Singapore SMS Malware Worm Goes International
Android SMS Worm
Over the last 24 hours we have detected a new version of the SMS Worm for Android that was detected and warned above by Singapore’s Computer Emergency Response Team (SingCERT). Once it was reported by SingCERT the original worm (which has many different names including Dowgin, Nxuul & SmsLink), was profiled by AV companies as functioning as a worm that spread a lot like the Koler.Worm Ransomware. However the new version we have found seems considerably more advanced and sophisticated.
It uses the same worm mechanism, but has been designed to spread in multiple languages – not just in English like the original version, but in 37 different languages – depending on the host device. In addition the new version seems to have several new security features that have been implemented. Overall, this new version of this worm seems designed to be able to take the malware infection to different parts of the world, as well as being designed to be harder to analyse by mobile security companies.
The infection begins when the subscriber receives a text message, in the original version it was this:
<Name> Is this your photo?
Where <Name> was selected from the contact list of the infected phone that send the text message. In the new version, the text can be the equivalent phrase in any one of 37 languages. If the user clicks the link, they have an option to install the application.
Once the application is installed, it is displayed as a ‘PhotoViewer’ App
If the user clicks and opens the App, things get dangerous. When the malware starts it displays terms and conditions, If a user clicks ‘ok’ it brings up a picture. The icon will hide from the screen afterwards.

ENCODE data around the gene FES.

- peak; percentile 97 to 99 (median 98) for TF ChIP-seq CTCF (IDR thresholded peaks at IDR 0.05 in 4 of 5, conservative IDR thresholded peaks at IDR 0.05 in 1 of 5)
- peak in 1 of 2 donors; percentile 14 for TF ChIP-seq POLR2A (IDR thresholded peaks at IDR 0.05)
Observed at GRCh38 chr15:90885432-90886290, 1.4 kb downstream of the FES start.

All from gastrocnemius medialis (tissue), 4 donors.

Some important notes on what’s really happening:
- The ‘cancel’ button in the terms and conditions is actually unusable – the user cannot cancel
- The malware monetizes itself by displaying advertisements which the user cannot exit, and in effect make the phone unusable. How soon the phone gets locked up depends on the network connection. Once the app starts up, the advertising displays itself by adding a transparent layer to the screen. The various advertising libs embedded into the malware will start pulling advertising from the internet to overlay on the layer. This means the phone is essentially ‘locked up’, as all clicks by the victim afterwards are on the adds or on the transparent layer and produce money for the malware authors. In fact the ads are so aggressive, they can start appearing even before the terms and conditions are accepted (as seen below).
Selection of Advertisements being displayed:
The Malware C&C is hardcoded to a set value in the malware, and from that the malware downloads various files, 2 files of note downloaded are:
We believe this file is a DES encrypted config, containing most likely the shortUrl link that is to be used in the text for downloading the apk, along with some other features.